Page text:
Monday, January 2, 2012

Home beckons!!

My very first post of the year…… hope this finds everyone in great health and with an even healthier appetite.

Recipe: Kai Pathiri / Orotti (Toasted rice Bread) and Nadan Chicken Curry (Traditional Kerala style Chicken Gravy)

It had been quite a long time since I had made something absolutely home-style and traditional and I had started to miss the spicy, tangy, coconut-y flavours of my home- land Kerala.
With my daughter keeping me busy the whole day with her hyperactive games and tantrums, daily menus have turned out to be easy-to-whip up dishes and they were turning out to be really really boring.
My husband too is a ‘nadan’ food lover and so I decided to make ourselves a very traditional and typical Kerala dinner for the New Year weekend.
Pathiri is Kerala’s very own bread made out of rice powder and grated coconut. It’s quite a favourite among us keralites and goes well with any spicy gravy especially non vegetarian ones.

The usual pathiris are quite thin as they are rolled out using a rolling pin or a press but this one is a slightly thicker version with bits of grated coconuts to bite on and they are flattened out using your hands and hence the name kai pathiri (kai meaning hands in Malayalam)
Since I am more of a chicken person I couldn’t find anything better than a very traditional Kerala style chicken curry to team up with my favourite pathiris.

The recipes for both the chicken curry and pathiris have been passed down to me by my mom.

The best part about this particular chicken curry is that, unlike most Indian dishes, it requires very little oil for cooking. The chicken and spices are made to cook in coconut milk making the gravy nice and thick.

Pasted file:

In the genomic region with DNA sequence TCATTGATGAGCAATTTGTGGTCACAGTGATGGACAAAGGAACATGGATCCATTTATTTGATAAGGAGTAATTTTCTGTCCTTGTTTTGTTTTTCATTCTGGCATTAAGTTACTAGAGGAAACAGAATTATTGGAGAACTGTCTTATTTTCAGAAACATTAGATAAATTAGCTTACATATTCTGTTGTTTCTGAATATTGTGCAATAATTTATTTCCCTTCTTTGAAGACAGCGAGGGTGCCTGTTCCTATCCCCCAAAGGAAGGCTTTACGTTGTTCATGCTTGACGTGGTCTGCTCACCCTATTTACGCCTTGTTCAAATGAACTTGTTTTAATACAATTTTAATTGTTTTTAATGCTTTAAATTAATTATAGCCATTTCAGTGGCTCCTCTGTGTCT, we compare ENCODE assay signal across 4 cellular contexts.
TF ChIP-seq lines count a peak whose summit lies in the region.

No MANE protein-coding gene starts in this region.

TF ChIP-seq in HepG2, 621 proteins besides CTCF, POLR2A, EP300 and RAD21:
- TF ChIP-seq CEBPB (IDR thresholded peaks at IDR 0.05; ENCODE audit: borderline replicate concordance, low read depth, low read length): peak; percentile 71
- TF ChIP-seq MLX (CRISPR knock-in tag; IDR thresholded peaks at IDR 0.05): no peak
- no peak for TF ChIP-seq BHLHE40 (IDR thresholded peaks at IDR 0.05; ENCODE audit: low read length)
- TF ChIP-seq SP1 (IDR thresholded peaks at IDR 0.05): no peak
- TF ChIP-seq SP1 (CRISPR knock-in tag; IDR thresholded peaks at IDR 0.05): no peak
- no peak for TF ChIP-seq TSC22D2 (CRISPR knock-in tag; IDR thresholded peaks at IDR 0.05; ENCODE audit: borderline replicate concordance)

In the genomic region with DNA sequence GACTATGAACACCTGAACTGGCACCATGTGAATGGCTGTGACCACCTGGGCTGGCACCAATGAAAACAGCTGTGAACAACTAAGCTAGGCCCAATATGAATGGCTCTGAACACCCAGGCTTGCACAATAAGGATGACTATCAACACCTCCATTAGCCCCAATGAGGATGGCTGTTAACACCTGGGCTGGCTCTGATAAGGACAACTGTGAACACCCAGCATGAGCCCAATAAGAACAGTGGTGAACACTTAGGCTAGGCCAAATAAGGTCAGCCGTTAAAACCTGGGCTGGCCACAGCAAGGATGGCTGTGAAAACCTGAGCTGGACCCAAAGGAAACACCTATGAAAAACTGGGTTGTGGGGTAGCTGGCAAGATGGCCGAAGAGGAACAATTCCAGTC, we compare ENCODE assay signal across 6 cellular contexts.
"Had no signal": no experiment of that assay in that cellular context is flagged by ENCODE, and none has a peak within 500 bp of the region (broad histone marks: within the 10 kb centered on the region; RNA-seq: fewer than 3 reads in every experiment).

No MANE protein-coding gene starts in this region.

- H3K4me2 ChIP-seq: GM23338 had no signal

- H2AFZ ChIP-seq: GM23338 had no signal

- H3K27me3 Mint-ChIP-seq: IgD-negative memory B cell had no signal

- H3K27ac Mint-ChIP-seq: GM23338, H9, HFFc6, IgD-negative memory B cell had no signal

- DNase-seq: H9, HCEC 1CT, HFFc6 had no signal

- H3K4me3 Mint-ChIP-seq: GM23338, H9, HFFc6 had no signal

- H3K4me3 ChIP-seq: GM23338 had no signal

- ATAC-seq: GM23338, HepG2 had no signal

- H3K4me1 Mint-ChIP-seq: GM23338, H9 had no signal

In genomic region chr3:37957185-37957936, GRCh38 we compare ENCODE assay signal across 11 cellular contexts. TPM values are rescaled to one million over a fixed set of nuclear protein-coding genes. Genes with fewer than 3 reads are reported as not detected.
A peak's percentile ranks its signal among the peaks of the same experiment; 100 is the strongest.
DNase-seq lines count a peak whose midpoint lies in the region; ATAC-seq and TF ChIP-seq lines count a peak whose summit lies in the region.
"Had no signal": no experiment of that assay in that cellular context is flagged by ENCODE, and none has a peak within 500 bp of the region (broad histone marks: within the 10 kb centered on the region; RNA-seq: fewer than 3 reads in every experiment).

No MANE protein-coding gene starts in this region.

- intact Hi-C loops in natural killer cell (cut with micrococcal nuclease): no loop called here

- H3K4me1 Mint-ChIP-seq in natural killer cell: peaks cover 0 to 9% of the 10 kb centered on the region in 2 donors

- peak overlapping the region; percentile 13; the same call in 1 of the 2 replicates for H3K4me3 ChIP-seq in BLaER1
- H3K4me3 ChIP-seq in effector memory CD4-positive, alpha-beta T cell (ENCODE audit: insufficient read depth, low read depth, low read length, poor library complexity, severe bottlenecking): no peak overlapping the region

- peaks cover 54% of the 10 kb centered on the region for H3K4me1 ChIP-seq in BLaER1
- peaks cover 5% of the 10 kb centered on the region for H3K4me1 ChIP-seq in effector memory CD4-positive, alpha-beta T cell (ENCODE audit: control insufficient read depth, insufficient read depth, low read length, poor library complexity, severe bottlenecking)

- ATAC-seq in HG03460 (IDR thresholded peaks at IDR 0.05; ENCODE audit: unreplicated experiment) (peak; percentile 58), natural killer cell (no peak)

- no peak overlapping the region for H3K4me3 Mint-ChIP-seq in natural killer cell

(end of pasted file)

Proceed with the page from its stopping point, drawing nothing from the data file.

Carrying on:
The combination worked out perfectly and we did have a hearty weekend dinner.

KAI PATHIRI (Toasted rice Bread)


Rice powder – 500gms
Water – 1 Lt
Coconut grated – 1 cup
Salt as per taste


Take a heavy bottomed cooking vessel, pour the measured quantity of water, add salt and bring the water to boil. As the water boils add the grated coconut and let it continue boiling for a minute.
Now carefully add the rice flour into the boiling water and leave it so for a minute. Do not stir immediately.
Let the flour absorb the water and start getting soaked. Now take a wooden spoon and stir slowly so that the whole of the flour is wet and the flour –water mixture looks like one big chunky mass.
 If you feel that the dough may be too tight add some hot water little by little. Take care not to make your dough too loose.

Let the dough cool down to bearable temperature. You may now knead your dough well so that you get it smooth and lump less. Place a bowl of water beside you as you knead so that you may be able to frequently wet your hands as you knead on.
This helps to make the dough less sticky.
Once the dough is done, roll them out into balls, the size of small oranges.